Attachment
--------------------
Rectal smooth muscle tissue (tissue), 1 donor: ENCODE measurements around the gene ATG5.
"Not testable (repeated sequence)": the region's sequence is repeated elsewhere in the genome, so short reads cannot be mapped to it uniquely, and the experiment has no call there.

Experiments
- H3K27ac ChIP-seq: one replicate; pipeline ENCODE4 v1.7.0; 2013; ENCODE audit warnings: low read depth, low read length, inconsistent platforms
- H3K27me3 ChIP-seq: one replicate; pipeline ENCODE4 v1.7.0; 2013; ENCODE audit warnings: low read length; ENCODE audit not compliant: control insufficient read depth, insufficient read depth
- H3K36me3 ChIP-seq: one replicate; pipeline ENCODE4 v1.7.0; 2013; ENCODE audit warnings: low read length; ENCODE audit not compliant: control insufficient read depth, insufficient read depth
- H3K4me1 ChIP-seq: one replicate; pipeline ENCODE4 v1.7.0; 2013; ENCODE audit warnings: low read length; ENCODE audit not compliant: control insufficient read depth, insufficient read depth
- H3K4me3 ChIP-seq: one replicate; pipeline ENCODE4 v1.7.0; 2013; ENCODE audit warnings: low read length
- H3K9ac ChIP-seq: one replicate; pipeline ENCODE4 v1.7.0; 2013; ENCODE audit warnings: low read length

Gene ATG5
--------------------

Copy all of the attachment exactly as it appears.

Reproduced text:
Rectal smooth muscle tissue (tissue), 1 donor: ENCODE measurements around the gene ATG5.
"Not testable (repeated sequence)": the region's sequence is repeated elsewhere in the genome, so short reads cannot be mapped to it uniquely, and the experiment has no call there.

Experiments
- H3K27ac ChIP-seq: one replicate; pipeline ENCODE4 v1.7.0; 2013; ENCODE audit warnings: low read depth, low read length, inconsistent platforms
- H3K27me3 ChIP-seq: one replicate; pipeline ENCODE4 v1.7.0; 2013; ENCODE audit warnings: low read length; ENCODE audit not compliant: control insufficient read depth, insufficient read depth
- H3K36me3 ChIP-seq: one replicate; pipeline ENCODE4 v1.7.0; 2013; ENCODE audit warnings: low read length; ENCODE audit not compliant: control insufficient read depth, insufficient read depth
- H3K4me1 ChIP-seq: one replicate; pipeline ENCODE4 v1.7.0; 2013; ENCODE audit warnings: low read length; ENCODE audit not compliant: control insufficient read depth, insufficient read depth
- H3K4me3 ChIP-seq: one replicate; pipeline ENCODE4 v1.7.0; 2013; ENCODE audit warnings: low read length
- H3K9ac ChIP-seq: one replicate; pipeline ENCODE4 v1.7.0; 2013; ENCODE audit warnings: low read length

Gene ATG5